TOWNSHIP 37, Maine — More than 50 law enforcement officers were in a remote area of Washington County Wednesday, harvesting marijuana plants in what could be the largest pot bust in Maine’s history.
The marijuana growing operation was discovered Tuesday, Maine Department of Public Safety spokesman Stephen McCausland said Wednesday.
“There are thousands of plants,” he said.
Law enforcement officials are estimating there are between 5,000 and 8,000 plants. At roughly $2,000 street value per plant, the marijuana could be worth between $10 million and $16 million or more.
The marijuana was found after a tip was left recently on the state police Troop J Web site and forwarded to the Maine Drug Enforcement Agency.
McCausland said that a law enforcement plane flew over the site Tuesday and apparently “spooked the growers.” He said they began torching either the crop or nearby buildings or both.
Two of three buildings described as camps were burned to the ground and the third had minimal damage. About a half-acre of land was also burned.
Because of the remote location and the dry conditions, Maine Forest Service personnel and firefighters and equipment were dispatched from the Forest Protection Division Central Region Headquarters and air operations hangar at Old Town’s DeWitt Field airport to help pinpoint and put out the fire.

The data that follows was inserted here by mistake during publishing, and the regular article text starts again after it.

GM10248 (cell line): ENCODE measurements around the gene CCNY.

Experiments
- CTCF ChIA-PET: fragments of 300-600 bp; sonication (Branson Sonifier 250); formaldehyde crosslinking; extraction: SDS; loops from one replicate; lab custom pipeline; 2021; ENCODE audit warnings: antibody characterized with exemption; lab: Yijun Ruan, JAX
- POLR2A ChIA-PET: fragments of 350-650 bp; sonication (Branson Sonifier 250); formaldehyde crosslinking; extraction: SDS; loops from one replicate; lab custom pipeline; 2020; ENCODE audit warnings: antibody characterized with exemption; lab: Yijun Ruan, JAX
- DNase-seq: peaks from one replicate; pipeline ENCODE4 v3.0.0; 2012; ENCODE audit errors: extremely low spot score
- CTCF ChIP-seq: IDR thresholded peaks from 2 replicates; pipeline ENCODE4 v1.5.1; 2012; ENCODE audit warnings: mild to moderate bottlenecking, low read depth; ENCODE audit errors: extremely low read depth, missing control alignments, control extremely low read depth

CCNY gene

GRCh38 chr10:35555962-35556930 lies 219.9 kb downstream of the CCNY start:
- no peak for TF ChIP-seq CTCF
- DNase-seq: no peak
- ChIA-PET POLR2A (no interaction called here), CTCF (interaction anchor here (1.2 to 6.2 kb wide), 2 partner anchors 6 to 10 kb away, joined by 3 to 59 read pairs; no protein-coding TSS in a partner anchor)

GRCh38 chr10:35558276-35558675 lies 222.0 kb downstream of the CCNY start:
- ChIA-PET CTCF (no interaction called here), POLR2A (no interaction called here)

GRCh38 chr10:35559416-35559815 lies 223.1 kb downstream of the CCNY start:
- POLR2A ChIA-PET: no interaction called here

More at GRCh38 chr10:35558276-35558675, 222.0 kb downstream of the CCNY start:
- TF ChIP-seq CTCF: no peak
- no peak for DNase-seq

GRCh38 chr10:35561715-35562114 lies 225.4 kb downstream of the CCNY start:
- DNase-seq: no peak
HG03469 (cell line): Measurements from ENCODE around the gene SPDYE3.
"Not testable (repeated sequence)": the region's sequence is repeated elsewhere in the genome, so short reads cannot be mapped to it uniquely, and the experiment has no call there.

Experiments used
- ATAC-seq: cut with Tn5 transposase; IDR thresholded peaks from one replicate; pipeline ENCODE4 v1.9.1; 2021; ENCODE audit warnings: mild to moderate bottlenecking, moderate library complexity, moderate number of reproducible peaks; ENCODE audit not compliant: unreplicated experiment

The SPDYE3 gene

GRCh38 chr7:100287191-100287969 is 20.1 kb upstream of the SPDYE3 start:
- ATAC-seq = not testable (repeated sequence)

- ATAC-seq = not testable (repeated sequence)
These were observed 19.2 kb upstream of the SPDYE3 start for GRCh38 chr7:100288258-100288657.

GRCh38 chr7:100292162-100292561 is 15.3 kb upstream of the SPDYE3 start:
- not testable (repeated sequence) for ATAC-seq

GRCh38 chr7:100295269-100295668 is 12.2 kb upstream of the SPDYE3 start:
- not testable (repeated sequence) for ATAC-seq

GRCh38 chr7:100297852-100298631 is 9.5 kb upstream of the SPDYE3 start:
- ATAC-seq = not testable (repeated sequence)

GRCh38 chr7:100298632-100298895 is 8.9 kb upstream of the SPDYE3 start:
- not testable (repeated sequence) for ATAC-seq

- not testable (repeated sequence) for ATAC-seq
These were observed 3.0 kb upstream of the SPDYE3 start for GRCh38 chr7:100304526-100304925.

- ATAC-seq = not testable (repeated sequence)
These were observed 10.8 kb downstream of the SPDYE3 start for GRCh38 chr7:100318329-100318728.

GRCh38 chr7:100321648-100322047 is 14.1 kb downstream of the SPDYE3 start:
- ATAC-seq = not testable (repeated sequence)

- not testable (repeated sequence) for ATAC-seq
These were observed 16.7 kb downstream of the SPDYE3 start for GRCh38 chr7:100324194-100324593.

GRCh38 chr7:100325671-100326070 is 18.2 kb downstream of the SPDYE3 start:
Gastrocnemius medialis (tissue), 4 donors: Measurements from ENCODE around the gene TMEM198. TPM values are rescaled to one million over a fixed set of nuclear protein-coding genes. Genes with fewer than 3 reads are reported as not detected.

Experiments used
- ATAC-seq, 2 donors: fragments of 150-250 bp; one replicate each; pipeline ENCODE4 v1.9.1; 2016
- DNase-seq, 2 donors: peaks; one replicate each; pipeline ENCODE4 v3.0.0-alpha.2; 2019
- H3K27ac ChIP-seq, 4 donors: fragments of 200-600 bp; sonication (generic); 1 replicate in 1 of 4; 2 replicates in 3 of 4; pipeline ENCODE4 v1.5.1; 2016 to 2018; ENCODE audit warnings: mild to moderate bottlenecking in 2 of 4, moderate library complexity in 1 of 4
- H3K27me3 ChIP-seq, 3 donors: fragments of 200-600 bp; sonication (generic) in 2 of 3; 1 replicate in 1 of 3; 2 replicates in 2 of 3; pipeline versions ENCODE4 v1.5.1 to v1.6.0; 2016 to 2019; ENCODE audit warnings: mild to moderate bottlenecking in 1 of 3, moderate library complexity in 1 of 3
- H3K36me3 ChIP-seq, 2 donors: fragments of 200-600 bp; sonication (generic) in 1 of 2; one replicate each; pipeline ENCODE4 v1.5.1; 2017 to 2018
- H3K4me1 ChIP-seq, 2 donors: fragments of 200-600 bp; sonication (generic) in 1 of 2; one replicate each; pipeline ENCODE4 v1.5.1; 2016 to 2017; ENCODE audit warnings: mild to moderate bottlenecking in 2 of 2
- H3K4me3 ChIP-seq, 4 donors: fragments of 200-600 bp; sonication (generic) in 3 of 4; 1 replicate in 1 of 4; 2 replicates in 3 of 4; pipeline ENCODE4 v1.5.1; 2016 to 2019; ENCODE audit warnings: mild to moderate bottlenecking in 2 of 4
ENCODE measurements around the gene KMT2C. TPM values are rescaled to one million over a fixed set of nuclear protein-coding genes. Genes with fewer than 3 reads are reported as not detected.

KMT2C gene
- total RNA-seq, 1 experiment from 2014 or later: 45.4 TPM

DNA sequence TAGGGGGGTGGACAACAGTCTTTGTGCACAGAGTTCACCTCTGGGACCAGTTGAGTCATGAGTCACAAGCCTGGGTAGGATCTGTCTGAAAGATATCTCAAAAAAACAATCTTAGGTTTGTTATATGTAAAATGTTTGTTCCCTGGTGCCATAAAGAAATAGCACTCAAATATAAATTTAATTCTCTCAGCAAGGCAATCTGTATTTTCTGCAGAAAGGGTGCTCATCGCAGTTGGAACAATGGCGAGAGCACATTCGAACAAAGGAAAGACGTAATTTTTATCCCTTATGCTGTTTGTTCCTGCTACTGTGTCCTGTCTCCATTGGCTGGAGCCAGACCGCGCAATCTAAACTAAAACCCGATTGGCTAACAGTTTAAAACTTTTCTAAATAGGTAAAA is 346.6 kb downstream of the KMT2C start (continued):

When officers on the ground arrived at the scene Tuesday afternoon, no one was found on the property.
No one has been arrested. The investigation into who was growing the marijuana and who owns the land continues, according to police.
Long before dawn Wednesday, investigators were headed to the remote location near Horse Lake in Washington County.
McCausland said the crop was found in Township 37, about 10 to 12 miles off Route 9 in a remote, extremely wooded and swampy area. He said there were several plots of marijuana over several square miles and two to three ways to get to the property, although some of the access routes were gated.
McCausland said none of the crop was booby-trapped and no officers were injured.
On scene Wednesday were law enforcement officers from the Maine State Police, Washington County Sheriff’s Department, Maine Warden Service, Maine Forestry Service, Maine State Fire Marshal’s Office and the U.S. Border Patrol.
The officers spent the entire day securing evidence and harvesting the crop, which McCausland described as “5 to 8 feet tall, fully mature plants, ready for harvest.” The Fire Marshal’s Office was conducting an arson investigation at the site of the fires.
McCausland said this is likely the biggest pot bust in the history of the state with the next largest being 4,200 plants discovered in Aroostook County in the 1990s.
He said investigators will remain on the scene until the remaining crop has been harvested. It could be destroyed on site or brought to another location, he said. Some of the details of the investigation are still sketchy, he said, because the site has no Internet service and limited cell phone service.